n 13 October 2017, police officers found three men putting up posters on a high street in Ilford, east London.
“Britain uses your tax money to kill Muslims in Muslim lands,” it read, displaying a picture of a poppy with a skull in the centre, alongside silhouetted military planes.
“British terror: lest we forget,” continued the anti-Remembrance Day message. “Don’t betray your ummah [community] … do not take the Jews and the Christians as allies.”
Brothers Ahmed Aweys, Sahayb Abu and Mohamed Abu were not arrested over the posters, which were taken down by police.
But the “animosity towards Britain”, as prosecutors described it, was later exhibited in other ways.
Within three years, Aweys had been jailed for disseminating Isis propaganda, and Sahayb had planned a terror attack.
Sahayb, 27, was convicted of preparing an act of terrorism on Friday but Muhamed, 32, was acquitted of failing to warn police.
The Abu brothers are part of a family containing what police called an “extraordinary” number of jihadis.
Their trial heard their father had married twice, and that they had numerous half-siblings from the other branch of the family, who also lived in London.
Two of their half-brothers, Wail and Suleyman Aweys, travelled to Syria to join Isis in 2015. Relatives later received news of their deaths, being told that Suleyman had died in battle and Wail was inside a bombed building.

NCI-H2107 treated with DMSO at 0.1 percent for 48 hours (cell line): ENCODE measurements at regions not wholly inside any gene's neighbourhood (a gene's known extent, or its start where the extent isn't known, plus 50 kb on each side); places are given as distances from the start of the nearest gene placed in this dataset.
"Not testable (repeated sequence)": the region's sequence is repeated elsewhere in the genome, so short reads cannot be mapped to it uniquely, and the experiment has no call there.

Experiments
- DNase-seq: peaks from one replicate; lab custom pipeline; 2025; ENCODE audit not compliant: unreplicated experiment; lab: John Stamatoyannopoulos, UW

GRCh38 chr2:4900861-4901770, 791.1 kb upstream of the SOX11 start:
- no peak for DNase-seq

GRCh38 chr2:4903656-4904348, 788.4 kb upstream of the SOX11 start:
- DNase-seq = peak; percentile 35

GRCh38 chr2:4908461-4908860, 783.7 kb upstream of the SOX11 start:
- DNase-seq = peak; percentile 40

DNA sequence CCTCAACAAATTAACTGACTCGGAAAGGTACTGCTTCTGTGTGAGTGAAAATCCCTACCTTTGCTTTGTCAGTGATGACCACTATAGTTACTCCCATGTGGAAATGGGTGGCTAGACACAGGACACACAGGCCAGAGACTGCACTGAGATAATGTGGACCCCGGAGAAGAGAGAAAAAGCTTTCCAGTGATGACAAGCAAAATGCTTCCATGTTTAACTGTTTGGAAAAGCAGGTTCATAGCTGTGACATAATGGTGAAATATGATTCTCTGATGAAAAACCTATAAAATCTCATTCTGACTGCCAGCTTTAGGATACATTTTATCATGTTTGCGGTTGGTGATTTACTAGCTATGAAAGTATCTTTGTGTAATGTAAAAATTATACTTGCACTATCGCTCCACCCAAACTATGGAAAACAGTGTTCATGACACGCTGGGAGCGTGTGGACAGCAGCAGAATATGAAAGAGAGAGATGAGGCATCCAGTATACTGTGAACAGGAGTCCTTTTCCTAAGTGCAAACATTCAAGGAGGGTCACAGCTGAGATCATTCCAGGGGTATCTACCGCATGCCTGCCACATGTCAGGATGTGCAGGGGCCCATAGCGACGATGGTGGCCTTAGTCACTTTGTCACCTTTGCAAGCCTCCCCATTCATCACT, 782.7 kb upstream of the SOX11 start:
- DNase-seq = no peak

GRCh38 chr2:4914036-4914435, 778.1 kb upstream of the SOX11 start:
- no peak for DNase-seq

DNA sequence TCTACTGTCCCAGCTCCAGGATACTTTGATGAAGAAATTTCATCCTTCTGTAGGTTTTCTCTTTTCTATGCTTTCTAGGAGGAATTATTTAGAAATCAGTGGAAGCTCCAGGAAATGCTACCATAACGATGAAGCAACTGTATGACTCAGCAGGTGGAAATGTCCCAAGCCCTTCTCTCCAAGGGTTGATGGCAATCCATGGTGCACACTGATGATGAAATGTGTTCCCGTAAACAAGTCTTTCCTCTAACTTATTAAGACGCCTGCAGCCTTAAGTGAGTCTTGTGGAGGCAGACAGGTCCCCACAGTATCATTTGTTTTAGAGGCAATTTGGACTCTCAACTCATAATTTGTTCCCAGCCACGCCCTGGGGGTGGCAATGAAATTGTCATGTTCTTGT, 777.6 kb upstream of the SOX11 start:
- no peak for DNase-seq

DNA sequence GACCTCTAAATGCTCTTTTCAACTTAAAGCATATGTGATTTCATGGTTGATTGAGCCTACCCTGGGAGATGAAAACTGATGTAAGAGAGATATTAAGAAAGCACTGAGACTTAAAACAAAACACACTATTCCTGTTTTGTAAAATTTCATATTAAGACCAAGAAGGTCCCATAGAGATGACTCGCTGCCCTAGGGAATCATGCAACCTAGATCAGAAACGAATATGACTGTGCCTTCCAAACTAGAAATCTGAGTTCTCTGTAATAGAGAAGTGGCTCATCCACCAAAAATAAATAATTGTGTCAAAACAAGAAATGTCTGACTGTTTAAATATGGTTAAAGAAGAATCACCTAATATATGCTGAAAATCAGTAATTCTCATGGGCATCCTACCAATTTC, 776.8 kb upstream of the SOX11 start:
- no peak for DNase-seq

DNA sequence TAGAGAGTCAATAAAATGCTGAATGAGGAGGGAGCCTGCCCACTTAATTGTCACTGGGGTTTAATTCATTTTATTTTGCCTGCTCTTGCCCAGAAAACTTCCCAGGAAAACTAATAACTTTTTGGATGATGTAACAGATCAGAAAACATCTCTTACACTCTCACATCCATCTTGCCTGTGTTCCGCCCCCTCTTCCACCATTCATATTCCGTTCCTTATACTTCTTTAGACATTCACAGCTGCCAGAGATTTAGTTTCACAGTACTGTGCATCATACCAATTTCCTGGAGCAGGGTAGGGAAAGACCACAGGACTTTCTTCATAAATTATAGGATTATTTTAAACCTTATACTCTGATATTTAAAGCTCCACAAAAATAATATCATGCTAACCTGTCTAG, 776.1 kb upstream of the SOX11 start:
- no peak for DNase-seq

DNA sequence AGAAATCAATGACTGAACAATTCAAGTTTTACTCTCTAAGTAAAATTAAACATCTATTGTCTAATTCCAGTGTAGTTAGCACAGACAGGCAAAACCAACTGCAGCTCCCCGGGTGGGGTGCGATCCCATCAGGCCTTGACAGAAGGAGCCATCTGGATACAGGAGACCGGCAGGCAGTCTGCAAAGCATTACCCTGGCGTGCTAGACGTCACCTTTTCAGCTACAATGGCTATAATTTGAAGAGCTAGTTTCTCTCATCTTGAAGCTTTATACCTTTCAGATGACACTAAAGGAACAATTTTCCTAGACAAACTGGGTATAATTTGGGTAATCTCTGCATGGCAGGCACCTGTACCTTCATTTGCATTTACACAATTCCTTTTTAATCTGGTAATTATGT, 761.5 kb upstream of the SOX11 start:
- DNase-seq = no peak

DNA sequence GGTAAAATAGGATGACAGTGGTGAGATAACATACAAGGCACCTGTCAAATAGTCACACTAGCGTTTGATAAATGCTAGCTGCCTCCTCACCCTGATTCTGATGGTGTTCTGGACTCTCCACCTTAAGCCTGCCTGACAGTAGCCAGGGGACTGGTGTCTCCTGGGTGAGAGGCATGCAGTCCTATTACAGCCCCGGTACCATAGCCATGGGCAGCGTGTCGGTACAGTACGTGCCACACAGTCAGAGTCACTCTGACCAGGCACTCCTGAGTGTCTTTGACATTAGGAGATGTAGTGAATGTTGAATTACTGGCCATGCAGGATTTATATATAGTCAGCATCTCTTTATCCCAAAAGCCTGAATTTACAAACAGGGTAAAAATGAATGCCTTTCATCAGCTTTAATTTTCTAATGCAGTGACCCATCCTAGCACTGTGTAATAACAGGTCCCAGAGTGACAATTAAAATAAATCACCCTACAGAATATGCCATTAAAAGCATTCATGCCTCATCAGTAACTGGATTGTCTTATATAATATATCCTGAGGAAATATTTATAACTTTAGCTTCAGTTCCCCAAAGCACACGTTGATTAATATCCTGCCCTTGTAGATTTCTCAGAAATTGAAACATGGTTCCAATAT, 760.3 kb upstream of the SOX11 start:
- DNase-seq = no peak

Then in January 2019, three relatives were jailed for collecting and disseminating Isis propaganda.
Ahmed Aweys, Asma Aweys and Abdulaziz Omer Abu Munye – the Abu brothers’ half-brother, half-sister and her husband – had their phones seized in an unrelated criminal investigation.
It was into a conspiracy to burgle a jewellery shop in Ilford, east London, and Ahmed, Sahayb and Muhamed were all jailed for their parts in the plan.
Detectives uncovered a plethora of violent propaganda on the relatives’ phones, with Ahmed having told Facebook contacts it was acceptable to kill non-Muslims.
Sahayb and Muhamed were prosecuted for conspiracy to burgle, but Ahmed, Asma and Munye were charged with terror offences.
The trio had shared terrorist material, and Asma’s phone contained disturbing guides on carrying out terrorist attacks using vehicles, knives and fire bombs.
Their trial heard that several family members were sharing Isis propaganda and supportive posts in a family WhatsApp group.
Jailing the Aweys siblings and Munye two years ago, Judge Mark Dennis QC said: “It is apparent that other adults related to the defendants shared similar views and varying degrees of support for the extremist cause.”
The family are believed to have had links with the al-Muhajiroun (ALM) terrorist network, with Asma Aweys and Munye previously living on the same London street as the family of its founder Omar Bakri Mohammad.
The Abu brothers’ trial heard that Sahayb made numerous online searches for Anjem Choudary and other ALM figures, and discussed them with an undercover police officer who was posing as a jihadist gun smuggler.
Jurors were shown numerous messages between Sahayb, his brother Muhamed and a teenage half-brother on the Aweys side sharing extremist material and views.
“Inshallah [hopefully] Allah will make us action men and not chatty men,” Sahayb wrote in a three-way chat group on 17 June. “The caravan [of Isis fighters] left without us but inshallah our time will come.”